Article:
A US woman has become the world’s first human to have an infestation in her eye, caused by a type of worm that was previously found only in cattle. The tiny worm is spread by flies that feed themselves on eyeball lubricants, said US researchers. Scientists from the US Center for Disease Control and Prevention said 14 translucent parasitic worms of the species Thelazia gulosa, were taken out from the woman’s eye for over 20 days before they degenerated. All worms were less than half an inch long.
This species of the worm was earlier found in cattle in northern USA and south of Canada, according to the researchers. If the worms remain inside a person’s eye for a long period of time, they might cause scars in the cornea and can even lead to blindness.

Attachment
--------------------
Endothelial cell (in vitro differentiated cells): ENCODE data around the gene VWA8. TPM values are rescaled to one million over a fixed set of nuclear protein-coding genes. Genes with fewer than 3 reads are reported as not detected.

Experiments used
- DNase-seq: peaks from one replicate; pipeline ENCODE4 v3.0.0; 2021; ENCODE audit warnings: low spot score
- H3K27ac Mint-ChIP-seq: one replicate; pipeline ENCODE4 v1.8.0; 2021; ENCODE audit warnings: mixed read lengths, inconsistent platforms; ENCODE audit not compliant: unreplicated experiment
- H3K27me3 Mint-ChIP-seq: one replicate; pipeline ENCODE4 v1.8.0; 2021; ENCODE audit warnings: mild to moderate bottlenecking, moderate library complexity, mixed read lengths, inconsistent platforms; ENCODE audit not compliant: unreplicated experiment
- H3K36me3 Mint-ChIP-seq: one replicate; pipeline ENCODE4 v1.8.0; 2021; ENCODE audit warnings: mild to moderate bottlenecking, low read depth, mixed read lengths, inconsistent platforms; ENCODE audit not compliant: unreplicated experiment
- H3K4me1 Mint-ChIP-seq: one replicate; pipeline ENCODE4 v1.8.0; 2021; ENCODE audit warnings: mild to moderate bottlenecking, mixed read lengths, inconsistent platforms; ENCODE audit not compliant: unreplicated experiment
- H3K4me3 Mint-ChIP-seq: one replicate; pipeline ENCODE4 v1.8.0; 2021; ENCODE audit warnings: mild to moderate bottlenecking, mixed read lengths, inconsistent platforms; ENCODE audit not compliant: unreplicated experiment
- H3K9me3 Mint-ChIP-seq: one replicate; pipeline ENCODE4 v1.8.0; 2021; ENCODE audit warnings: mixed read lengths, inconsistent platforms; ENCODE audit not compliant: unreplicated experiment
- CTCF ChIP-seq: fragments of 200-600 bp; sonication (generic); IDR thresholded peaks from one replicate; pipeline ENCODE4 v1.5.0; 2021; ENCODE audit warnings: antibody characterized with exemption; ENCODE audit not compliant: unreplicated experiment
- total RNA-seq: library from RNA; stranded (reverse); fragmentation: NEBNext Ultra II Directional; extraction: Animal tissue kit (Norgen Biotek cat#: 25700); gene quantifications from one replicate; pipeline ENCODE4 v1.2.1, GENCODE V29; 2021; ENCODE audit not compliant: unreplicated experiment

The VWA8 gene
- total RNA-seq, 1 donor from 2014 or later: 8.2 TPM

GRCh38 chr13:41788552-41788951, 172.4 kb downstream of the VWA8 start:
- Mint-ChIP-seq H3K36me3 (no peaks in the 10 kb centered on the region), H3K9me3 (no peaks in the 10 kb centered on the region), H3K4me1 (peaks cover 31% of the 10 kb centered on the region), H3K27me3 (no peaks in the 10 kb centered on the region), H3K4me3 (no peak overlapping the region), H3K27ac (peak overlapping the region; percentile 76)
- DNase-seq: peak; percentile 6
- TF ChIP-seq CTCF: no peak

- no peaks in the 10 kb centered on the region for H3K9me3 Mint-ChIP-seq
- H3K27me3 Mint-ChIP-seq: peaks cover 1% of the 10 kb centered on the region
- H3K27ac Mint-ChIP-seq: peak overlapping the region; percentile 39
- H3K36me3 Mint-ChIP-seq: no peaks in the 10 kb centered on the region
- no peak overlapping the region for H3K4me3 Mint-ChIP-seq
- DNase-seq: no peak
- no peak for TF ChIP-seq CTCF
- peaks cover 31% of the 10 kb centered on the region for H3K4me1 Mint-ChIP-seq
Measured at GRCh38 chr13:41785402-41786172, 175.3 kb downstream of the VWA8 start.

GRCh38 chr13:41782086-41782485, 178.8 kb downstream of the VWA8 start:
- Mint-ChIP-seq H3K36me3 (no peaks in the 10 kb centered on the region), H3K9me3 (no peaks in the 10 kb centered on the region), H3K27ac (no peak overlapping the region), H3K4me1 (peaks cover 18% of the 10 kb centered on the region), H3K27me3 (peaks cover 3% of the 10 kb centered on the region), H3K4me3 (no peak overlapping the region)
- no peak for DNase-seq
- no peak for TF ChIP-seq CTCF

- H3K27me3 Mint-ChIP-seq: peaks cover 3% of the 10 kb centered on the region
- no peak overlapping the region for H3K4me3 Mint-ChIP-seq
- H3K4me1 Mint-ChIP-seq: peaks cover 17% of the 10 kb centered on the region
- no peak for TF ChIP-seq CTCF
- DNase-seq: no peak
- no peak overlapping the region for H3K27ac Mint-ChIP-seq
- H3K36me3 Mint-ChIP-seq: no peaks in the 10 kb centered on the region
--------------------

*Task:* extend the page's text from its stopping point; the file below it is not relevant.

"Cases of eye worm parasitic infections are rare in the USA, and this case turned out to be a species of the Thelazia that had never been reported in humans," said Richard Bradbury, the study’s lead author who works with the CDC's Division of Parasitic Diseases and Malaria.
According to Bradbury, it was thought that there were only two different species of eye worms that could infect humans, but the Thelazia gulosa is now the third.
The victim often went outdoors during the summer that exposed her to the infection. Eye worms are also found in a wide variety of animals including dogs, cats and certain wild carnivores.